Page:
Comment Opens On WDFW Proposal To Downlist Wolves

The process may be a bit arcane to the lay reader, but WDFW is now seeking public comment on its official proposal to downlist gray wolves in Washington from state endangered to sensitive status.


“Wolves in Washington have made significant progress toward recovery since their original state endangered listing in 1980, when there were no known breeding wolves in the state,” said Julia Smith, WDFW’s Endangered Species Recovery Section manager, in a press release out today. “This recommended reclassification to sensitive reflects that progress and most accurately describes the current status of wolves in Washington, while also recognizing that wolves are not yet established in Western Washington and should remain protected.”

If you’re getting strong déjà-vu-all-over again vibes, it’s because last May WDFW asked for comment on its draft periodic status review recommending this very same downlisting.

“The PSR process is now done and we filed the CR-102 today, which is the notice used to publish the text of the proposed rule that resulted from the PSR,” explained Staci Lehman, an agency spokeswoman in Spokane. “So the proposal hasn’t changed, we’re just moving forward with the process to do a rule change, which requires a public comment period.”

Input runs through May 6 and you can do so online, or via email, voice message or writing to WDFW – see this link for details on those avenues.

The proposal will also come before the Fish and Wildlife Commission in mid-March ahead of members’ scheduled June 19-20 decision.

Potential downlisting does not mean wolves will be hunted by WDFW-licensed tagholders anytime soon, but it is a positive step acknowledging the strong growth of the Washington’s Canis lupus population since the first confirmed modern-day pack was discovered in the Methow Valley and all the effort – grudging and otherwise – that has gone into that. PSRs are performed every five year to figure out if a population requires a status change.

There was a minimum – meaning at the very least and surely a whole helluva lot more – of 216 wolves in 37 packs and 26 successful breeding pairs at the end of 2022, figures that are likely to rise when WDFW issues its 2023 year-end count in April, although growth does appear to be slowing as wolves fill in their best habitat, the agency notes in setting expectations in the coming years.

Even as the statewide number of successful breeding pairs has topped minimums called out in 2011’s wolf management plan and modeling says the state’s population “currently occupies an area essential to their long-term survival and is not in danger of extinction or becoming endangered with their current distribution and population trend,” the species has been slow to reach the Southern Cascades and Northwest Coast Recovery Zone, the third of three geographic regions required to hold wolves under that 12-plus-year-old guidance document.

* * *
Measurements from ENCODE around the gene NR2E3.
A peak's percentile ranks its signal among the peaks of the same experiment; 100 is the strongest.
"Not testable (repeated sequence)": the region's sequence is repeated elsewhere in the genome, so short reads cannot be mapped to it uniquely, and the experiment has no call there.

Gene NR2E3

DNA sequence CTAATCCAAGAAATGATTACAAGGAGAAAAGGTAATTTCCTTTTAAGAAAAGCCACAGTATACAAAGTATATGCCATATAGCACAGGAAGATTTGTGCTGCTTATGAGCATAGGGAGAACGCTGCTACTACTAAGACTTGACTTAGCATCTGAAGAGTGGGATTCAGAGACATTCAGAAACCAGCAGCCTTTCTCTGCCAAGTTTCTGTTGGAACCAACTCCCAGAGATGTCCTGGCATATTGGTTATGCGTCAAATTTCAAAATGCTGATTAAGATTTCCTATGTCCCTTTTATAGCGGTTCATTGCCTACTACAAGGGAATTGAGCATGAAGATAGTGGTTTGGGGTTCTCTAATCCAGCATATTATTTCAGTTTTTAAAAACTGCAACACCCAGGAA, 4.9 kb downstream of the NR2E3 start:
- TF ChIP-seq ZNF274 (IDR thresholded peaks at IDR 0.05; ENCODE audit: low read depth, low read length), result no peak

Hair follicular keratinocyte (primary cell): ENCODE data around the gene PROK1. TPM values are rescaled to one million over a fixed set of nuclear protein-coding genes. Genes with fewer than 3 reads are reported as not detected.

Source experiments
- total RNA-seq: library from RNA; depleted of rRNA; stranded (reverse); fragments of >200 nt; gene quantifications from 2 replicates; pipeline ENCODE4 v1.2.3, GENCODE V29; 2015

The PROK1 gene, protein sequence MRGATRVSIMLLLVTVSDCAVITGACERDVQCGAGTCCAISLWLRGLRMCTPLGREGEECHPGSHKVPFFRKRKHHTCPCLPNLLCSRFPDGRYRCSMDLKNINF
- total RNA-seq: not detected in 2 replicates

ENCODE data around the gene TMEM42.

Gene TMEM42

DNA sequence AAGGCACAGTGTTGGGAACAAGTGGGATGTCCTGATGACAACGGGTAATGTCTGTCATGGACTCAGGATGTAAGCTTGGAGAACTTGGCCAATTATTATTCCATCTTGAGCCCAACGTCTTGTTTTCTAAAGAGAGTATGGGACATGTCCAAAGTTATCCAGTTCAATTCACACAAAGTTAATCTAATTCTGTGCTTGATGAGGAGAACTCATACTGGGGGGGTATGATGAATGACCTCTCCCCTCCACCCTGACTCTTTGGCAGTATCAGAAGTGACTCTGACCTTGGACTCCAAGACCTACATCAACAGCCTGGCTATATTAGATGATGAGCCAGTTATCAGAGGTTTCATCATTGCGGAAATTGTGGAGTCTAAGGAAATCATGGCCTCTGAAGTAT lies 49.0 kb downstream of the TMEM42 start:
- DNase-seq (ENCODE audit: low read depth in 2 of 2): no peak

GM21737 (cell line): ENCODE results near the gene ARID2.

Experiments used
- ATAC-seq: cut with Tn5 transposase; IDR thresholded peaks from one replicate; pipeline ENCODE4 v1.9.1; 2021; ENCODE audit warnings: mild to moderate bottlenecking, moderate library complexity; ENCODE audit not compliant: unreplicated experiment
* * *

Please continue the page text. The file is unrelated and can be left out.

While there was a recognized pack in the South Cascades near Mount Adams in that 2022 count, recent indications suggest only one of the two animals is in the neighborhood. Still, that aforementioned population modeling, which used data from only Washington wolves, suggests there’s a 100 percent chance of colonization by 2030.

It will be interesting to see where the Fish and Wildlife Commission lands this June: Go with the agency’s biologists and science behind the downlisting recommendation, or with Governor Jay Inslee who appointed them and weighed in against downlisting?

Inslee’s comments raised hackles last year with WDFW Director Kelly Susewind, who wrote that making the request to the “decision makers you appoint even before the Department completes its recommendation is premature and undermines the process.”

Predator advocates will also claim the state’s wolves are imperilled, but the fact of the matter is that the strongest numbers are where WDFW is actively managing them in terms of livestock conflict and two tribes are hunting them.

Wolves have been in the news of late. A bill passed unanimously out of a House committee in Olympia would require WDFW to coordinate management north of the Colville Reservation with how tribal wildlife managers handle the species inside their 1.4-million-acre reservation.

And earlier this month the U.S. Fish & Wildlife Service said they “do not meet the definition of an endangered species or a threatened species” in the Northern Rockies or Western United States in response to petitions seeking to federally list them in response to Idaho and Montana management.

The decision did not change the status of wolves in Washington – federally delisted in the eastern third, federally listed in the western two-thirds, and state listed throughout.

But now WDFW wants to downlist them from endangered to sensitive. Baby steps!